Take the East Border in my back garden. After a night spent with the matter running through my head, I decided there's no use in my amending just the 3'-8" width I now had, when it really needs to be wider to amount to anything.
So I decided to peel up the grass and take it out 18" further, to line up with a brick joint in this funny pointless little path with its funny 9" x 4-1/2" bricks that I've got running perpendicular to my backyard walkway.
And I figured I'd do the whole strip from one end of the yard to the other, not just the twelve feet or so I'd finished clearing the rocks off yesterday.
They say you should just take the grass and leave the topsoil. Couple-three years ago, I widened that border a good foot or so, and I nearly gave myself varicose veins, not to mention nerve paralysis, stomping on the spade to heave out these great deep divots. A local gardener told me I shouldn't be going that deep. So yesterday evening, I looked at sod cutting devices online. Delightful, labor-saving tools that'd give you a mere 2" thick layer you could roll right up.
Nice, but occasionally it's prudent for me to remember I'm poor and use the tools I have.
Like my cordless mower with the edger attachment. Maybe I could cut the long edge with that. And then lift up the margins just enough with my spading fork.
Would it lift?
Gracious, no. That'd be too easy.
No idea why not-- after all, the sod I removed last January for the front yard crape myrtle bed lifted and rolled satisfactorily!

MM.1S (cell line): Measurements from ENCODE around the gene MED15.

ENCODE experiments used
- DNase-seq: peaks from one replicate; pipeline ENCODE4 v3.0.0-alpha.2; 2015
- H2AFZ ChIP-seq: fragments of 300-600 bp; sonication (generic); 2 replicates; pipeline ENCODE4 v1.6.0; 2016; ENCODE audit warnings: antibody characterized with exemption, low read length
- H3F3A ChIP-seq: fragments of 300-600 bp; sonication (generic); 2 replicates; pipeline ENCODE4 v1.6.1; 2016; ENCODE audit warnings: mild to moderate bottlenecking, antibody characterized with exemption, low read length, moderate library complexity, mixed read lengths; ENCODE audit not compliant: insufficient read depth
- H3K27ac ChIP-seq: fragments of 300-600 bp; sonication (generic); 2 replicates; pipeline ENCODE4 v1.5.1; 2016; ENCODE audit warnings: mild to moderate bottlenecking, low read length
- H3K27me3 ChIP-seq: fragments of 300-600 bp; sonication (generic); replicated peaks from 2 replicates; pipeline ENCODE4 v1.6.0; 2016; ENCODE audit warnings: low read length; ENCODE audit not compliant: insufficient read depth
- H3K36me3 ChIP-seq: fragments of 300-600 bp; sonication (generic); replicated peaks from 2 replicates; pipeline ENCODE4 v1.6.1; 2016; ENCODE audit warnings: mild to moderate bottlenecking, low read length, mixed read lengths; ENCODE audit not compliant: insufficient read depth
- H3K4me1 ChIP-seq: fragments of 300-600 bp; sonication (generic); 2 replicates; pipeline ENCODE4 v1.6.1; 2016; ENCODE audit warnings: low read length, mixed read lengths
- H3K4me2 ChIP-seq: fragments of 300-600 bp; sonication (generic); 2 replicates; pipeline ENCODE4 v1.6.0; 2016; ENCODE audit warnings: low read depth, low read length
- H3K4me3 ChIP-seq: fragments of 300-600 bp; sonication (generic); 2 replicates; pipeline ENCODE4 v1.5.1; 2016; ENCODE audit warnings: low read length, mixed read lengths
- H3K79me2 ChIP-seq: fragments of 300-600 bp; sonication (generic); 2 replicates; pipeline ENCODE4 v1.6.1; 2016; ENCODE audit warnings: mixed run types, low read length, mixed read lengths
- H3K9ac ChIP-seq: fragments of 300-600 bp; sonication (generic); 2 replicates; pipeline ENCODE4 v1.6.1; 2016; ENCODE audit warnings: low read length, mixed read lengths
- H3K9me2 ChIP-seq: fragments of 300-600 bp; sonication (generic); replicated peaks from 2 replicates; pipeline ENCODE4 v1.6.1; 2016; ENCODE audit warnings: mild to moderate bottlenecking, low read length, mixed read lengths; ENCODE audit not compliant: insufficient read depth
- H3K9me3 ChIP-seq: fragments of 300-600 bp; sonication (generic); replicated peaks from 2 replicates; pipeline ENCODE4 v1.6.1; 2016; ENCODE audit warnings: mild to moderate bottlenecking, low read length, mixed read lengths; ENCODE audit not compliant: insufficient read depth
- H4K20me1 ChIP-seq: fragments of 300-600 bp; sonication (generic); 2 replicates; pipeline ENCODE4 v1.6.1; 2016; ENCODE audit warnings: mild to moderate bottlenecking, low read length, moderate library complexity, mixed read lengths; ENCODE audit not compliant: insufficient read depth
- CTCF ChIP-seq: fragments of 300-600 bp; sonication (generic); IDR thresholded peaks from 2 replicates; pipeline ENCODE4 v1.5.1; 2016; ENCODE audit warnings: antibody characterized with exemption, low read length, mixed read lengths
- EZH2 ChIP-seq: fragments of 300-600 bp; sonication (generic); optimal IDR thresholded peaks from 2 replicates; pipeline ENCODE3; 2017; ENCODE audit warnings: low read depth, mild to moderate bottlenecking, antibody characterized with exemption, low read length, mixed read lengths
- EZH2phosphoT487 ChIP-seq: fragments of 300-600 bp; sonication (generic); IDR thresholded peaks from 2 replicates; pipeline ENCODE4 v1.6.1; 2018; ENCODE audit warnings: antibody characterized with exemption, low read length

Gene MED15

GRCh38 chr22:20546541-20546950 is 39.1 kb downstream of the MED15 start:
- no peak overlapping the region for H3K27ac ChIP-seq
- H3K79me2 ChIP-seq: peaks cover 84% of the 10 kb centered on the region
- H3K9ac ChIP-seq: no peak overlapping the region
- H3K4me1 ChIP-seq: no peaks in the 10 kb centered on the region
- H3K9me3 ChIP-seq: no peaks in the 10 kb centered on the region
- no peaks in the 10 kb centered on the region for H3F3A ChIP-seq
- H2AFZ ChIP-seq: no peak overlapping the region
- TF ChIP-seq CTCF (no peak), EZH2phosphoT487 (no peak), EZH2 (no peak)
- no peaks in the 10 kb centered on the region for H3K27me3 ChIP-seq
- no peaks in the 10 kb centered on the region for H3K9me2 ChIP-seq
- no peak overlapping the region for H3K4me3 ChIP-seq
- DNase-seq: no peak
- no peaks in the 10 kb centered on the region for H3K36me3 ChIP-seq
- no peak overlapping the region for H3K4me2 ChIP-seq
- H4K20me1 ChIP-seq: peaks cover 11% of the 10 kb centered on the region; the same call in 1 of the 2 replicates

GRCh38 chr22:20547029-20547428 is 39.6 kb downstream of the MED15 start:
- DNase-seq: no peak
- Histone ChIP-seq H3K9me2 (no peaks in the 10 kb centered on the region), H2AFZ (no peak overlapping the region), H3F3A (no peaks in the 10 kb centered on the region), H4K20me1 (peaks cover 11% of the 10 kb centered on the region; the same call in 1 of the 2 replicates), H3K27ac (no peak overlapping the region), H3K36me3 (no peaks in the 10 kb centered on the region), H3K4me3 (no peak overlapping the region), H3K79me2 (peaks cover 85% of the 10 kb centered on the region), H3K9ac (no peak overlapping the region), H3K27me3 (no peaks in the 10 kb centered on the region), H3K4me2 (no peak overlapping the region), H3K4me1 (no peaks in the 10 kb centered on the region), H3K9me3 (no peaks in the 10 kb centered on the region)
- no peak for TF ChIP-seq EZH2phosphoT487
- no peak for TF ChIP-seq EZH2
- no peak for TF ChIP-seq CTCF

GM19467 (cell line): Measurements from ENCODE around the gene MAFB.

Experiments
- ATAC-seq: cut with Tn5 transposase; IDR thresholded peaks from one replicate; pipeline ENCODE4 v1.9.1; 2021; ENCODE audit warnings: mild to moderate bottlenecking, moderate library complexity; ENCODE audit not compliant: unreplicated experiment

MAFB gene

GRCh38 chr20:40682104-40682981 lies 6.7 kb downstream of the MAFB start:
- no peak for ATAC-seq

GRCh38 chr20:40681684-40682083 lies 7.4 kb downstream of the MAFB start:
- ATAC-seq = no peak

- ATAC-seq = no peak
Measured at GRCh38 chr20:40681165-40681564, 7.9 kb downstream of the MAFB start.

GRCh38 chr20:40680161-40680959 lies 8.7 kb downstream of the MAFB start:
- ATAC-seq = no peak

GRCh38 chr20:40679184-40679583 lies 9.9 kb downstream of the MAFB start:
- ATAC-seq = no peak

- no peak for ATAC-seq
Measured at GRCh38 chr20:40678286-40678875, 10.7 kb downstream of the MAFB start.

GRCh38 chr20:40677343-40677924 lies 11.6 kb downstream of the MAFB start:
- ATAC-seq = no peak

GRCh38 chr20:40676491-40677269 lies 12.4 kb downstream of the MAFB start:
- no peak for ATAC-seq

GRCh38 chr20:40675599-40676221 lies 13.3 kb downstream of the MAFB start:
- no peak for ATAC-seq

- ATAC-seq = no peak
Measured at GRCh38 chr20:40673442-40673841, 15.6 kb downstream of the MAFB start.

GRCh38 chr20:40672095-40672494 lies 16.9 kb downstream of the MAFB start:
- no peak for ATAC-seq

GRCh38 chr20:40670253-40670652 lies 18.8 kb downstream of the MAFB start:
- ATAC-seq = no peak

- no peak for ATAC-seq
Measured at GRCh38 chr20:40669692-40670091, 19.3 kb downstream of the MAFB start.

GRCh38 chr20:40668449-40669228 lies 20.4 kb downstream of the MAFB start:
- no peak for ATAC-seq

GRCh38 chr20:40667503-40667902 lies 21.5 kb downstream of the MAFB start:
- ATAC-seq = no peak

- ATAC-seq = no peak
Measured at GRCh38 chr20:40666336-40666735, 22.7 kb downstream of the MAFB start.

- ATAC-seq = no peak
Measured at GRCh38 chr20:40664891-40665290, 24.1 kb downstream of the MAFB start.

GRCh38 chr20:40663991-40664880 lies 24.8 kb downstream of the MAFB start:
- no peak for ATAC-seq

But maybe the backyard grass is different from what's growing in front. And it's spring now, and the roots are vigorous and tenacious.
So I proceeded to follow the devices and desires of my own heart. I did what I ought not to have done: I plunged in with my spading fork and removed the grass in chunks nine or ten inches square and four to six inches deep.
Yeah, there went all the top soil-- all but what I could shake or pound or fork off. But what could I do? I wanted to get the sod off (...) and I did what I needed to do to do it!
And then, I'm calling what I hope to end up with an herbaceous border. With a few shrubs, fruiting or not, dotted in. But they say you shouldn't plant perennials anywhere near a tree and its root system. And my sugar maple is at most--what?-- fifteen feet away? If that? And roots in where I'm digging? Oy vey! Have we ever got roots!
But I'm going to plant this border anyway. What am I supposed to do? Give up and put back all the landscape rock? Deep-six the tree and its shade and force myself to turn on the air conditioning? I've managed to get through four summers without it, largely thanks to that tree!
I can spare it a little fertilizer, if it'll spare me a few root ends.
Anyway, the border is now widened to 5'-6". Sometime in the future I'll take another eight inches or so of grass for a brick edge, but I think I'll rent a trencher to do that. Want make it deep enough to dump in some concrete and give myself a sporting chance of keeping the tree roots out.
Next thing, tomorrow, I have to amend the soil. They say you should do that in the fall and let it settle over the winter. Or at the very least, give it a week or two.
But how am I supposed to do that? I've got to get those blackberry bushes planted right away!
They say God looks after drunks and fools. I hope amateur gardeners fit in there somewhere, too.